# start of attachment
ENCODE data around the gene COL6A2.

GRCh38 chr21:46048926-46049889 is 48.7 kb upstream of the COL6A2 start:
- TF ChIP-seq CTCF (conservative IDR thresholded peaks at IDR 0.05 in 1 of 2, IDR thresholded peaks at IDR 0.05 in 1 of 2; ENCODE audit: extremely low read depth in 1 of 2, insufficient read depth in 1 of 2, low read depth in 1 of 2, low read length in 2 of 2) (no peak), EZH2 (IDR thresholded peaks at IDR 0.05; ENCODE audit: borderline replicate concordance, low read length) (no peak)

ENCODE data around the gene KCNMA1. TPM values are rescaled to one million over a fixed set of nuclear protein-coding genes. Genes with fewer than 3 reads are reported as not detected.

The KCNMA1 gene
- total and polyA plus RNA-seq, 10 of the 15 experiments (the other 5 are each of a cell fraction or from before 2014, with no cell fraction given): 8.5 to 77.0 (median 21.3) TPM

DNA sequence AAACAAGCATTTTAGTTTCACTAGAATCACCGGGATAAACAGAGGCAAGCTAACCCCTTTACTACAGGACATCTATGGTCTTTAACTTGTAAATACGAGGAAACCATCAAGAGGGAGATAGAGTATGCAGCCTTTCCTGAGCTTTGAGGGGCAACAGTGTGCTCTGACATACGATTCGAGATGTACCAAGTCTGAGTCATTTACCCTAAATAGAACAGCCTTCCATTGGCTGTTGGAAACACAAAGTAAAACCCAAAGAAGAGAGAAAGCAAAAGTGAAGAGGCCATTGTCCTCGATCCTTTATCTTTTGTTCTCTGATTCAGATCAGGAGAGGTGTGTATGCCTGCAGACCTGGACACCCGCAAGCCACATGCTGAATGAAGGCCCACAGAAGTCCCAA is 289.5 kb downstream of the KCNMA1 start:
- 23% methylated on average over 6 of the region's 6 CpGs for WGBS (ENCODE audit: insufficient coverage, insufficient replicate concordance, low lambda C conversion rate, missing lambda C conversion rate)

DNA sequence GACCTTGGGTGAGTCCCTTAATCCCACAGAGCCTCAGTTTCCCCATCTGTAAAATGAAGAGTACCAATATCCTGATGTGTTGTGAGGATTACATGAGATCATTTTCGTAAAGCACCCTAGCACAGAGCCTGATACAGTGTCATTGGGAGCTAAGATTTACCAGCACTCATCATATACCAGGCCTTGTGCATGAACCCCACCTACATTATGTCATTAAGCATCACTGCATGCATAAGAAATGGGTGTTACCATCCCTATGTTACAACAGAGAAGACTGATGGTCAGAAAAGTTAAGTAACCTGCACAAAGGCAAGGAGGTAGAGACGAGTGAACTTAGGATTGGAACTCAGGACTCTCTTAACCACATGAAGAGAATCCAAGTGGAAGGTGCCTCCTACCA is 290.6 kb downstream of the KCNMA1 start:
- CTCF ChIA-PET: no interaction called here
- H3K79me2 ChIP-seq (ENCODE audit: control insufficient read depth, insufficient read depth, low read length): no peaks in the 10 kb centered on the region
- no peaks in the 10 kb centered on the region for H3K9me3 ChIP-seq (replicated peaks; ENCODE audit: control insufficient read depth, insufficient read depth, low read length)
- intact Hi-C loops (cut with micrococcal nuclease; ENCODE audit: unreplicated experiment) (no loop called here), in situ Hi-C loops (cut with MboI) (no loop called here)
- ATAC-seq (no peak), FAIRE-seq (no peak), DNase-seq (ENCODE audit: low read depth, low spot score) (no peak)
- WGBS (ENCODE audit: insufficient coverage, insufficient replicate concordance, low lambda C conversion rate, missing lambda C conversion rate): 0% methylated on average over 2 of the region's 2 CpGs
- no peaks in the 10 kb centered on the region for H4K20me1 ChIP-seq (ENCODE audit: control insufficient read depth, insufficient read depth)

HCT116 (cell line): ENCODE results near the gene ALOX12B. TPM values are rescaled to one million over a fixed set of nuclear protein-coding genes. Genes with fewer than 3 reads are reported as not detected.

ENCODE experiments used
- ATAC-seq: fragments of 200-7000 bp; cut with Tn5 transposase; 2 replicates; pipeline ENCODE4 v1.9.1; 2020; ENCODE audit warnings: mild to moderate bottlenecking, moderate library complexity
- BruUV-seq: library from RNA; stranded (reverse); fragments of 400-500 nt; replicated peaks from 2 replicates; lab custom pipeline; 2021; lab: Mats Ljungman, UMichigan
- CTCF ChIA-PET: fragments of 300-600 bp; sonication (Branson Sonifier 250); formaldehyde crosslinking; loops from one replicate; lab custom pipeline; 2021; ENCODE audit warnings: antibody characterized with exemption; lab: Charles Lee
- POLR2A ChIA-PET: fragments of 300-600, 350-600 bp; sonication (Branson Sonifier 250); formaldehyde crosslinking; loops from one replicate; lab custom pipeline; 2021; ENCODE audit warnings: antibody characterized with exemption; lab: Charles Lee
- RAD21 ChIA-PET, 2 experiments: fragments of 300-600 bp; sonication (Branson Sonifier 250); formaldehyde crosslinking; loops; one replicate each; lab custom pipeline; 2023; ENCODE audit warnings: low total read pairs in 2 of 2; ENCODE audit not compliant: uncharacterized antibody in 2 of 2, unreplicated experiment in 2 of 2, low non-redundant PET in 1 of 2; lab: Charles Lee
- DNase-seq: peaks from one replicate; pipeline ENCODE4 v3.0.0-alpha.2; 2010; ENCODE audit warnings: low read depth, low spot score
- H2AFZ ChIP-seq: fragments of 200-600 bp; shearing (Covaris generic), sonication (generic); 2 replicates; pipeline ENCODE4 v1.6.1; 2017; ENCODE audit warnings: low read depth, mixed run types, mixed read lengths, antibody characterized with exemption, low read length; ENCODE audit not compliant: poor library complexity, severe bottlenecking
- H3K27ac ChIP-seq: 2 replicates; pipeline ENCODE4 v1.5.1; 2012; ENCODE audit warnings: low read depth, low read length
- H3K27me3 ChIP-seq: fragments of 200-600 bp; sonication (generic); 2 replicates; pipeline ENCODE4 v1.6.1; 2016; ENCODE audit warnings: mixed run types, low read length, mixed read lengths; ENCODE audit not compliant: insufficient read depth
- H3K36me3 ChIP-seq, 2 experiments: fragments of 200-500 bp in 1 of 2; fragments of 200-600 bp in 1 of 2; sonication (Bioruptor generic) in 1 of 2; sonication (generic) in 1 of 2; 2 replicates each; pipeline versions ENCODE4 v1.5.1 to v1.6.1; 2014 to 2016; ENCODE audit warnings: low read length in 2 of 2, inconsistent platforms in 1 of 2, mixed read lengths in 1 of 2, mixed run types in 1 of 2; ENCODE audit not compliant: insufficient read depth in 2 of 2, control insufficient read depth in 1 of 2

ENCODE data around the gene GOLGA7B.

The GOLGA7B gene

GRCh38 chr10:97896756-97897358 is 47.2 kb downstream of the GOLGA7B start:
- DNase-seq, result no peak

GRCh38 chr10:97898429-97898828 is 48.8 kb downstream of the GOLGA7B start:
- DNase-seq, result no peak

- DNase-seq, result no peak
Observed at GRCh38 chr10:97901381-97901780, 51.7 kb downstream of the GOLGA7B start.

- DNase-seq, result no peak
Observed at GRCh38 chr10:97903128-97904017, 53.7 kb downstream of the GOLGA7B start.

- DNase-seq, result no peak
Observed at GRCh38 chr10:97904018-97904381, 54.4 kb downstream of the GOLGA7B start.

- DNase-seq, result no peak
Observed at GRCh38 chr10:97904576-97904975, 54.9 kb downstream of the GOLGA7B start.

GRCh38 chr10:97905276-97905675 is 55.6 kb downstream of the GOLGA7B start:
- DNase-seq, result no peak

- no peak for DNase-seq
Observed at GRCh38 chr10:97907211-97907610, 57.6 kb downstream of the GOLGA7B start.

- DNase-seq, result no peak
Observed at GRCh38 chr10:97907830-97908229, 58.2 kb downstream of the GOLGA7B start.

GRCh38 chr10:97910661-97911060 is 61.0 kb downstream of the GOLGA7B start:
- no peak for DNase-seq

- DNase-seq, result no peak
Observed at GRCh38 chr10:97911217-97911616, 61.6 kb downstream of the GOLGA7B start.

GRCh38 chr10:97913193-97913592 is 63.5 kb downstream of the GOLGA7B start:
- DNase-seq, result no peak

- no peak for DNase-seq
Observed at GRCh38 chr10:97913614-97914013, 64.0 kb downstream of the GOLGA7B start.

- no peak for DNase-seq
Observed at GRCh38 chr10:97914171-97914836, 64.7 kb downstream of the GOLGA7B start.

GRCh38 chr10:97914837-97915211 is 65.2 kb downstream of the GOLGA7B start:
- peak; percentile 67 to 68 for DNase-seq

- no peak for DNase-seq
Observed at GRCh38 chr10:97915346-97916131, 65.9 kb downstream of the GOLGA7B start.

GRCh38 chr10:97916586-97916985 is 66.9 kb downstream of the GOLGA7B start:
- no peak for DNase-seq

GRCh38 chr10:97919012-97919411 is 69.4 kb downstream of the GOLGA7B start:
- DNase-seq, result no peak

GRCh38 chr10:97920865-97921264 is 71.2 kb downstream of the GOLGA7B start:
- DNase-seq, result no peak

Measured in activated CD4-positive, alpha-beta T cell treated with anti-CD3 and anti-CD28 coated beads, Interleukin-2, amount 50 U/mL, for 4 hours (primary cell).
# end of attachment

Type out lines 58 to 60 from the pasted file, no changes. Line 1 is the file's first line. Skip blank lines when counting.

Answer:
Observed at GRCh38 chr10:97914171-97914836, 64.7 kb downstream of the GOLGA7B start.

GRCh38 chr10:97914837-97915211 is 65.2 kb downstream of the GOLGA7B start:
- peak; percentile 67 to 68 for DNase-seq